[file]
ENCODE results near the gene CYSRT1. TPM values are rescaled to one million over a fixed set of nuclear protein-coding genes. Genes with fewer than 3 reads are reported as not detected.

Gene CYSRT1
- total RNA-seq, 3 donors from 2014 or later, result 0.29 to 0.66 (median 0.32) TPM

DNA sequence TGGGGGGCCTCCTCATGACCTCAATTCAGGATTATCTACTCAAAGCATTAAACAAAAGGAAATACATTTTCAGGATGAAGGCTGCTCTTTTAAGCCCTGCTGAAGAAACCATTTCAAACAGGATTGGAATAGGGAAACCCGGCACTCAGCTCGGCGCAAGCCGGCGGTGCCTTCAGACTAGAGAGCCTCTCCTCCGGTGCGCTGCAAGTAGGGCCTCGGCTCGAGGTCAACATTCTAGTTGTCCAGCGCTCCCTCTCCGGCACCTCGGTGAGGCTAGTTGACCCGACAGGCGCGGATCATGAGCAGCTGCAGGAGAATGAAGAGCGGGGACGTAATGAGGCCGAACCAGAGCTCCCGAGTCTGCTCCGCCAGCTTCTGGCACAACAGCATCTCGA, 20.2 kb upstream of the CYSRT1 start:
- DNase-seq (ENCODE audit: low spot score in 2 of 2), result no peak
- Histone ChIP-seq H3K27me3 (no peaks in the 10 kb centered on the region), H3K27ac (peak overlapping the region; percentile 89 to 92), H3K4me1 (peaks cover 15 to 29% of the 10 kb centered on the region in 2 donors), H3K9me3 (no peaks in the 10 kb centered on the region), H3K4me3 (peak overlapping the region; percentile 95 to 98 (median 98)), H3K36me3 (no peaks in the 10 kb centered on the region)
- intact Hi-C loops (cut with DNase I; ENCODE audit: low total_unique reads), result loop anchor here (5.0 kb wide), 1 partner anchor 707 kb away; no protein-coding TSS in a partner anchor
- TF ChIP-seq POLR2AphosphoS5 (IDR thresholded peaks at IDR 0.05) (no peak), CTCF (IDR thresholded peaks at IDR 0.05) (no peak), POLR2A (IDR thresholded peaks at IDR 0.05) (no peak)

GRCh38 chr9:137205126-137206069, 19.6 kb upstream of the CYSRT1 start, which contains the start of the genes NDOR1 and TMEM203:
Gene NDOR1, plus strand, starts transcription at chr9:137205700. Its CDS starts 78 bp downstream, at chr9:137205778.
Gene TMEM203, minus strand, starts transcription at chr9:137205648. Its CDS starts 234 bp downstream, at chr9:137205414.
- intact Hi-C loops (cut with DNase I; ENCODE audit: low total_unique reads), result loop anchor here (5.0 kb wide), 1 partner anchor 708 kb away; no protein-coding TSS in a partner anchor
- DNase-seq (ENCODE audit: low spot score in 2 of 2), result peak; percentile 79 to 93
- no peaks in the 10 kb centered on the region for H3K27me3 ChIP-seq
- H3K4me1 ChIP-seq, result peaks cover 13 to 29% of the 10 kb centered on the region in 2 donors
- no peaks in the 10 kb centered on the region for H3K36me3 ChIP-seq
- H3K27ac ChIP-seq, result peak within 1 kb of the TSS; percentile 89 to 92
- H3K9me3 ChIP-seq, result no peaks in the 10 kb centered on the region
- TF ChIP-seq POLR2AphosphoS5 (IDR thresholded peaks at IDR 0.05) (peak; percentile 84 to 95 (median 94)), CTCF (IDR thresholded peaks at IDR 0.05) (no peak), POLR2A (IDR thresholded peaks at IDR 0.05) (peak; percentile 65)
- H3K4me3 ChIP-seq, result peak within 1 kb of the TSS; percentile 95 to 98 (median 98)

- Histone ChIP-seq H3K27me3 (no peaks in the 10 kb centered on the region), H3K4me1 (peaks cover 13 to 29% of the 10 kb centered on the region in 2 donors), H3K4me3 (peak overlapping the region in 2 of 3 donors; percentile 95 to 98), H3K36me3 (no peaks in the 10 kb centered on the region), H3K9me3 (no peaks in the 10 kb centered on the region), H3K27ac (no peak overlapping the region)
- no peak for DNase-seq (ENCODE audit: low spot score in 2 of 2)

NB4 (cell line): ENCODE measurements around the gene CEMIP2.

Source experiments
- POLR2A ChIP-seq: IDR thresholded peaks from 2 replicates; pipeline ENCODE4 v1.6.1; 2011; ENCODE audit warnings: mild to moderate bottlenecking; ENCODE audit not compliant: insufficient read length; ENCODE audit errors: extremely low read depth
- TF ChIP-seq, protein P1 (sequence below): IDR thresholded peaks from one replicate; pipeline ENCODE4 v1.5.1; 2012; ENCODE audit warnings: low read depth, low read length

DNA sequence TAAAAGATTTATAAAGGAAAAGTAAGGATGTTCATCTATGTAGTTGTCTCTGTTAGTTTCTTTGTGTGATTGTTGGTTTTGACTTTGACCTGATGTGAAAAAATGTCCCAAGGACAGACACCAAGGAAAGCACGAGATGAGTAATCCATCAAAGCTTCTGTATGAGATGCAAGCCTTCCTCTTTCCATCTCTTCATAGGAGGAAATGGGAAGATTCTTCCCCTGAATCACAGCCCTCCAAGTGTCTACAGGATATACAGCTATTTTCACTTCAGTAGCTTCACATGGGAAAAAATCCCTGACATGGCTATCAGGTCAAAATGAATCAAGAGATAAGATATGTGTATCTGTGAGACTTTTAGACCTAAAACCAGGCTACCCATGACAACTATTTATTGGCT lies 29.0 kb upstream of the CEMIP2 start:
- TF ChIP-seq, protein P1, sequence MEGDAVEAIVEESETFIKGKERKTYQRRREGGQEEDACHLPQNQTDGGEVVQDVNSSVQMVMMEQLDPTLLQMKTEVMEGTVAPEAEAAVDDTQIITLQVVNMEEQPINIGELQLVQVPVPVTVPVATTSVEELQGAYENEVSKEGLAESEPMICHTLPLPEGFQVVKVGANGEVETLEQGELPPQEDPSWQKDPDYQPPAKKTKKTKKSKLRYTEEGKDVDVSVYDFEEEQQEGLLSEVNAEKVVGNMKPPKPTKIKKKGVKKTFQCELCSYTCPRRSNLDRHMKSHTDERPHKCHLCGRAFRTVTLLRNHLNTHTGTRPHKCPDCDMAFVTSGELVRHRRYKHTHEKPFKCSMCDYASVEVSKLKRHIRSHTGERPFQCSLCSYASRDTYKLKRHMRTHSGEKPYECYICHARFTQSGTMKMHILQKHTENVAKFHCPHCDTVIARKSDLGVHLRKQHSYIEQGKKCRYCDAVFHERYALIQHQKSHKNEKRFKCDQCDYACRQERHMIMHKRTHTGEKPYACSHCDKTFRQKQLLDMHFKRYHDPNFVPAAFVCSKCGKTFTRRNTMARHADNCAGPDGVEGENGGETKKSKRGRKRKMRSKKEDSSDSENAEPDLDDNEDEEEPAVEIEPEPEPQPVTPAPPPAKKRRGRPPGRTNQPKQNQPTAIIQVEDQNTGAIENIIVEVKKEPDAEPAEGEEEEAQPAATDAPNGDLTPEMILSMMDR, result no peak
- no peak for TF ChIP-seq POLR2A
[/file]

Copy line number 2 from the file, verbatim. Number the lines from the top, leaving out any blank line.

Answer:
Gene CYSRT1